WINTER is drawing in – and so are the nights – as the UK gets ready to put the clocks back.
Spring forward, fall back, and on the last Sunday in October – which this year falls this weekend (October 29).
At 2am, we gain an hour in bed, but lose an hour of sunlight at the end of the day.
Most electronic clocks – such as phones and computers – will automatically update, but remember those analogue devices, such as wall clocks – and don’t forget the regular battle to work out how to change your oven and car clocks.
When clocks in the UK go back, they align with Greenwich Mean Time (technically, the yearly average of the time each day when the sun crosses the Prime Meridian at the Royal Observatory in, surprise surprise, Greenwich).
But curator at the Royal Observatory, Louise Devoy, said the change doesn’t mean a great deal to her.
“Actually, I have very little work to do when the clocks change,” she said.
“We deliberately keep most of our historic clocks on GMT all year round as they were mainly used before the first daylight saving came into effect in 1916.
“Visitors arriving at the Observatory in the summer are often confused by the apparent delay shown on the Shepherd Gate Clock but as Britain’s first public clock to show GMT, we’re proud to continue this tradition.
“The most significant change is our Dolphin sundial which needs to be adjusted four times a year: at the solstices (June and December) and when the clocks change (March and October).”
The use of different dial rims for Greenwich Mean Time and British Summer Time, and of the two different hour-plates with the hour lines marked, means that the Dolphin sundial at the Royal Observatory is accurate whatever the time of year.
Why do clocks go forward and back in the UK?
The changing of clocks in the UK dates back to the early 20th century.
A campaign was launched to introduce the system in a bid to avoid wasting daylight hours by sleeping.
Now, people argue changing the clocks is a benefit because it means we don’t use electricity lighting and heating our homes and also reduces road accidents (because it’s lighter when we’re driving home from work, presumably).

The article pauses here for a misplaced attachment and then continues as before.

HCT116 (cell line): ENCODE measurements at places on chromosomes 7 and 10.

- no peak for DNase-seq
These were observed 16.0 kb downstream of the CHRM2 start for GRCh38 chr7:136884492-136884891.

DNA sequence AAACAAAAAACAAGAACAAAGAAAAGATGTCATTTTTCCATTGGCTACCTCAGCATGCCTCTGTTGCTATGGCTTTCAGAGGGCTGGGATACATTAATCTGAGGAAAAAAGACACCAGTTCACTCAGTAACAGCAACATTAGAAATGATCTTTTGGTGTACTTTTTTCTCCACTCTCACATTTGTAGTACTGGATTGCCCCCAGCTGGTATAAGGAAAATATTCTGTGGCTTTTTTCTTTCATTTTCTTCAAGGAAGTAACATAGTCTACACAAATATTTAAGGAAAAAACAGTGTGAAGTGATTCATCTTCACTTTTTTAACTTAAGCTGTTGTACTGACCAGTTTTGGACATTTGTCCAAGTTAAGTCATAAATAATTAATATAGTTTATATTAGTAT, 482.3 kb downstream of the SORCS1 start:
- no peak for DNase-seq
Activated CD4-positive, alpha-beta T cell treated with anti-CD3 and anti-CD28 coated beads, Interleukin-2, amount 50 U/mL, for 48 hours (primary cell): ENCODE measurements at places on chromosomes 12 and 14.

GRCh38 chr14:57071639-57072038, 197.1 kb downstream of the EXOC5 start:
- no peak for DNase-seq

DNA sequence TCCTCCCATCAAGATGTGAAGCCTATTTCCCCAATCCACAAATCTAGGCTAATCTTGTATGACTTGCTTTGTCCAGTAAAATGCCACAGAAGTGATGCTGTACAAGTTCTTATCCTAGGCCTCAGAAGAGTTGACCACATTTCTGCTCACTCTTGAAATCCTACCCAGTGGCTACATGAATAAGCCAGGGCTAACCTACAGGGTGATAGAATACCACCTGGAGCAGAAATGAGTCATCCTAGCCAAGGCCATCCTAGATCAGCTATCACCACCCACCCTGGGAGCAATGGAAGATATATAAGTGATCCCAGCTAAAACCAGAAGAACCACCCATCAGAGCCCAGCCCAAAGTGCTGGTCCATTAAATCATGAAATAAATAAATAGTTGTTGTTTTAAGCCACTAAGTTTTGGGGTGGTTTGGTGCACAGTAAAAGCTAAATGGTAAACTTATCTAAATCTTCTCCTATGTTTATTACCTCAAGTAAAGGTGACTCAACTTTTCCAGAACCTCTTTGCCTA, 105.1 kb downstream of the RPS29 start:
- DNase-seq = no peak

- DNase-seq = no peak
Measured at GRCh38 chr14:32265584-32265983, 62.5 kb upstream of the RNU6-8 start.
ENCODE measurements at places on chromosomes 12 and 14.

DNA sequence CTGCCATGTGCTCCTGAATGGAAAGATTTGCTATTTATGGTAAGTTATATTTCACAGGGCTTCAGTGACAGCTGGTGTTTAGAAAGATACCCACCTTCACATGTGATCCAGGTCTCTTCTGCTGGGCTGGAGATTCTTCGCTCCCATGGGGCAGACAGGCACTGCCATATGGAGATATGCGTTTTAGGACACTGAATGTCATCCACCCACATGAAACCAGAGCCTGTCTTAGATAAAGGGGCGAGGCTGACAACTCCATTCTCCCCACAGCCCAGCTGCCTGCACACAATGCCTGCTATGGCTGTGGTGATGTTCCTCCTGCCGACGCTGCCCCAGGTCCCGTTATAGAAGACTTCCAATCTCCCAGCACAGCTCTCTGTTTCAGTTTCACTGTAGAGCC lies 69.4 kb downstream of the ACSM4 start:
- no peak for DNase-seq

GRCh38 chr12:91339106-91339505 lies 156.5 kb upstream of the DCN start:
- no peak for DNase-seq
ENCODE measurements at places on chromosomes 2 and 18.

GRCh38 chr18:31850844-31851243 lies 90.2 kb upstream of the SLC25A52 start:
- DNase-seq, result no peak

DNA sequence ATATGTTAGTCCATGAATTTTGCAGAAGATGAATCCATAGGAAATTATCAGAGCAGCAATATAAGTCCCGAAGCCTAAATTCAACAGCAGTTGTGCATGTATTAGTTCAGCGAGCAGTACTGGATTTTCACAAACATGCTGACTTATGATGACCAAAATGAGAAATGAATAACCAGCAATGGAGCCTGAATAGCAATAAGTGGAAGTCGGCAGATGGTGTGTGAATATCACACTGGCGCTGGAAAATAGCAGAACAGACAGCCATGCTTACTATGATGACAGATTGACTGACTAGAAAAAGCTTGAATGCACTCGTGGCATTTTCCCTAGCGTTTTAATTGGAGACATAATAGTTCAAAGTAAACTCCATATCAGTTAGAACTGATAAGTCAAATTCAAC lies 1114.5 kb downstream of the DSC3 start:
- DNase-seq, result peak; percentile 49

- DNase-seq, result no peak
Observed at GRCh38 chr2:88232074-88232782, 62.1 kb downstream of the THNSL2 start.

Those against the move say it’s an inconvenience, means we have darker mornings on the roads, is unnecessary due to electric lighting etc and some farmers have suggested it upsets routines for livestock.
The debate rages on, more than 200 years after the idea was first suggested, in 1784, by Benjamin Franklin, who wrote an article claiming we were wasting daylight.
In 1907, keen horse rider William Willett campaigned to advance clocks in spring and summer and return them in the autumn.
His plan, however, was more complicated than we now know, with the idea to advance clocks by 80 minutes, in four separate moves of 20 minutes each.
However the seed was sown, and the idea kept resurfacing.
In 1908, The House of Commons rejected a Bill to advance the clocks by one hour during the spring and summer months.
But in 1916, the Summer Time Act was passed, ordaining that for a certain period during the year legal time should be one hour in advance of GMT.
During the Second World War, double summer time (GMT + two hours) was used to help the war effort.
When do the clocks change in 2024?
Just an early warning – set yourself a reminder – the clocks go forward again at 1am on March 31, 2024.